Semi-solids are the mysterious wonder of UnrealEd level design. They reduce your node count (and that’s a good thing!), increase framerates, and generally make things better. However, there is something of a debate about how and why they work, and when they should be used.

The later issue is relevant to a larger population and as such has been re-hashed many times in many ways. It seems that the only real rule that everyone agrees on is "use semi-solids when they make the level better". From my experience, there are a couple situations you should NEVER use semi-solids:

  • When they will later be subtracted from
  • as walls, unless you first put a real wall "inside" them
  • around non-solids, Unless you're REALLY careful.

There are, however, many very GOOD places to use semi-solids:

  • As the steps for a stairway - Create the stairway as a slope and add the steps as a semi-solid.
  • For decorations that you'd like to have solid
  • Any kind of decorative tubing

With these general guidelines in mind, there are some remaining issues with semi-solids.

1. The geometry parser will often ignore faces on semi-solids that are co-planar with faces on previously existing geometry. This means that if, for example, you try to add two semi-solid pillars on top of each other, the second one added may loose some of its faces. One thing that sometimes fixes this is to create the semi-solid objects with co-planar faces as, or combine them into, a single brush.

2. A more interesting and rarer occurrence with semi-solids is for the collision detection code to loose portions of polys. This happens when you have near-co-planar surfaces. Everything will draw just fine, but you'll be able to shot, walk, or fall through part of the semi-solid object. This is, in reality, an invisible BSP hole, and should be treated in the same ways.

3. Another issue is that in some circumstances you'll find bots trying to shoot through semi-solids. The problem is that bots do not "see" semi-solids at all. The best fix for this is to either make them solid, or add simple, solid, cores to them.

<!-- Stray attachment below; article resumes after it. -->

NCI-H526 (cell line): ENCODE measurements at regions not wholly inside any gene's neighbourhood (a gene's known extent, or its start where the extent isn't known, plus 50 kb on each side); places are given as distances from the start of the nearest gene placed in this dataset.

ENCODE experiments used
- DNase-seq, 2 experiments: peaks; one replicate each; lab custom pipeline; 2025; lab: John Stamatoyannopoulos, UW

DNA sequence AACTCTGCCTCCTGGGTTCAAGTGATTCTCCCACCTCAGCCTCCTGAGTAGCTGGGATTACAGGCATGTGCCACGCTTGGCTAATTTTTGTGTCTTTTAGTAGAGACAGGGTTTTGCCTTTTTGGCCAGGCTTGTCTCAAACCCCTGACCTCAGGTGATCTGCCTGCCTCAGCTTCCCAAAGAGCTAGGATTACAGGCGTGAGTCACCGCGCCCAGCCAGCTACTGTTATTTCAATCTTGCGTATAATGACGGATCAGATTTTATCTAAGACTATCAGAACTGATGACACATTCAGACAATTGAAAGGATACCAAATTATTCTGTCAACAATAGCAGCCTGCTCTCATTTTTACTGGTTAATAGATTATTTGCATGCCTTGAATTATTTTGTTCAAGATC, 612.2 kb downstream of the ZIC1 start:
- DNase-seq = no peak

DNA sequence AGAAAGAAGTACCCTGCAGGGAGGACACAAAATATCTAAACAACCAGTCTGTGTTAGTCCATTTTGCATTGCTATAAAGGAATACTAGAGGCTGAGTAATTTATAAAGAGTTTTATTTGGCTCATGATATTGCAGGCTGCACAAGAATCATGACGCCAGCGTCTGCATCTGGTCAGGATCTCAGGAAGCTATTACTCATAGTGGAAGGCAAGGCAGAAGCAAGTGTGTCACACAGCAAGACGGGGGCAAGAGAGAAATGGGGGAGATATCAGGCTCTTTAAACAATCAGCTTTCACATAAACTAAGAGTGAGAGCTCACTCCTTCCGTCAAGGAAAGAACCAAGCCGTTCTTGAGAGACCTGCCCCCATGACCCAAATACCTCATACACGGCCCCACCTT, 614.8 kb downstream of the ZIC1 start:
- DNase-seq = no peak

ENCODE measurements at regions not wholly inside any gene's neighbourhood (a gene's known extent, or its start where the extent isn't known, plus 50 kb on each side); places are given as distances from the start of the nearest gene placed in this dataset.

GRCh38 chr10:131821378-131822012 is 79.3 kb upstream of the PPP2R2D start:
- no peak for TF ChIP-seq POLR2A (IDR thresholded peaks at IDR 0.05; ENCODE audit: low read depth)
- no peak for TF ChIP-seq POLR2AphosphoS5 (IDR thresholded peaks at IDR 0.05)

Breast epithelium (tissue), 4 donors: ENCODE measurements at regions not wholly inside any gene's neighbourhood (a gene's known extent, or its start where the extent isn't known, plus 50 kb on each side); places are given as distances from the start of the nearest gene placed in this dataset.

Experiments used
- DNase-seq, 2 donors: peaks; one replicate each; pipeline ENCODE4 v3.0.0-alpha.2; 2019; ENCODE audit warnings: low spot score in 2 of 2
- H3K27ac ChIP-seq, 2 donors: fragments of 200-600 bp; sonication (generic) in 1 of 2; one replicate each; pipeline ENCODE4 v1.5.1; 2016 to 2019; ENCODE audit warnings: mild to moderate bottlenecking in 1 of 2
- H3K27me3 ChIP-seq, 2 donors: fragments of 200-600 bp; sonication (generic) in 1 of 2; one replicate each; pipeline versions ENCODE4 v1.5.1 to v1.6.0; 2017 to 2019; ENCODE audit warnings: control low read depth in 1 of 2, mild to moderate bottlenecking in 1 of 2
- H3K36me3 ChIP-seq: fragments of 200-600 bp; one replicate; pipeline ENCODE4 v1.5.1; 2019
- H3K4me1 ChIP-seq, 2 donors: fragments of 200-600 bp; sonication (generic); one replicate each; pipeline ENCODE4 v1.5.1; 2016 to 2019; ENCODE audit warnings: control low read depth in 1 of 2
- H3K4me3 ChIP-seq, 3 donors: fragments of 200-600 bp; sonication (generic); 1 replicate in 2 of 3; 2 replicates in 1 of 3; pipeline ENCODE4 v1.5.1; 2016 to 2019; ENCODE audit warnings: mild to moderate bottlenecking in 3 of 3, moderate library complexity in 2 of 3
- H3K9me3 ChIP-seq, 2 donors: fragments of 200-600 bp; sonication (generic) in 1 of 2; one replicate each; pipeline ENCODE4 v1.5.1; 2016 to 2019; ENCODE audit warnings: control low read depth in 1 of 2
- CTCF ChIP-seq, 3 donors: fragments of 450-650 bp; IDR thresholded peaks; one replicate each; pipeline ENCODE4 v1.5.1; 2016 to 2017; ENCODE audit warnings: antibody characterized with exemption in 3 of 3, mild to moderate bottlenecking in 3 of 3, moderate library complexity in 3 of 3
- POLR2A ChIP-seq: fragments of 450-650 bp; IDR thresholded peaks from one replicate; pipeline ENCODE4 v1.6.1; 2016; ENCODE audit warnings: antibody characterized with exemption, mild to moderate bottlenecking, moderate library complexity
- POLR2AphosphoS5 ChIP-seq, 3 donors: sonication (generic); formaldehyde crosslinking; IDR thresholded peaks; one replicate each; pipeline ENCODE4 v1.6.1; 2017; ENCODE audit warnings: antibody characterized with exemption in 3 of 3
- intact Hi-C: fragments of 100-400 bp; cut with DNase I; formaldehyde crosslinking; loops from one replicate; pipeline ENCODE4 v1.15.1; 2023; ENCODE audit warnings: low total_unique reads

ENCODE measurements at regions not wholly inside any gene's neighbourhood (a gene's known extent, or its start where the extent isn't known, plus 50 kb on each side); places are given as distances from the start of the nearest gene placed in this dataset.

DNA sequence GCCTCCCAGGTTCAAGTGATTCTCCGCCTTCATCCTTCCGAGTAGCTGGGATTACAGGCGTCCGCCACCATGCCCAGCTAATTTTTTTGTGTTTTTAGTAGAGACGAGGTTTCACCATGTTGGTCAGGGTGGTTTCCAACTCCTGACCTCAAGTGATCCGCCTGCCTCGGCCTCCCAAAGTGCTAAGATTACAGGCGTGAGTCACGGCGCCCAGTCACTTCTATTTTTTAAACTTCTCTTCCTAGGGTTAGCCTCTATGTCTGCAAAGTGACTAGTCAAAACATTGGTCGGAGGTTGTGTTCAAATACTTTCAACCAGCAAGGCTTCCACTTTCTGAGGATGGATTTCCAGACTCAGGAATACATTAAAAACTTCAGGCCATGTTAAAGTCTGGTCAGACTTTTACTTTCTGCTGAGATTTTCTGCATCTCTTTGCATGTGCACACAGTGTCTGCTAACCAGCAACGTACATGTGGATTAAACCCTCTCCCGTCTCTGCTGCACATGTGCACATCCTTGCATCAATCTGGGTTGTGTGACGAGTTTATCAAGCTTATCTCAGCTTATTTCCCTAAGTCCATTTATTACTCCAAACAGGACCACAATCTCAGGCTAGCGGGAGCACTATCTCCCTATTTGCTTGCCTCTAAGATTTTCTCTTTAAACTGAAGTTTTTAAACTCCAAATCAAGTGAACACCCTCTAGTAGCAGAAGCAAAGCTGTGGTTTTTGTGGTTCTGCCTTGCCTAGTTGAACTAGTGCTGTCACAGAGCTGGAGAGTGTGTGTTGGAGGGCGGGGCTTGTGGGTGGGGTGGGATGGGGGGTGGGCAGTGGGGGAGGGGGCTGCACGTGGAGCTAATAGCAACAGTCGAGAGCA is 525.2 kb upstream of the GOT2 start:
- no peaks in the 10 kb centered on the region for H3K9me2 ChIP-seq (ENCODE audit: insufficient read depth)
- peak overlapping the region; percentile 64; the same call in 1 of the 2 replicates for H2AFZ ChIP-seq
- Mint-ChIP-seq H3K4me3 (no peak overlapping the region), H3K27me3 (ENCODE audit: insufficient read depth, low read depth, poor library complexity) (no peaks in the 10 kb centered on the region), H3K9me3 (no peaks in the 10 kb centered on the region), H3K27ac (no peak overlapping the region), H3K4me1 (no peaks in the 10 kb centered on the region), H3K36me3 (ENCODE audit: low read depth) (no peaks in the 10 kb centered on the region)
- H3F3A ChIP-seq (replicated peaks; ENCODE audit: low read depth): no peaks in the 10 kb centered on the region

Now for the real mystery... How do semi-solids work? A good question and one that I'm sorry to say I cannot give a definite answer to. However, my theory goes something like this.

Semi-solids are ignored for the bulk of geometry creation. The level is "built" as if the semi-solids did not exist. After the geometry and BSP for the adds and subtracts is done, it goes through and adds the semi-solids. First it determines which BSP leaves the semi-solid intersects, and slices it into chunks to fit into each leaf. This causes the disappearing surface problem, because if the semi-solid is sliced along a plane containing a poly, the poly is included in neither of the halves that come out. Once the brush has be sliced up into pieces for each BSP leaf, the resulting polygon lists are inserted into the polygon lists for their respective leaves. It also adds the semi-solid's geometry to the collision BSP and looks through the level geometry for the affected leaves and marks poly fragments that lie completely inside the semi-solid as invisible (in a special zone?). I'm not sure how it handles draw order with the software renderer, but the hardware renderers I would assume rely on the z-buffer.

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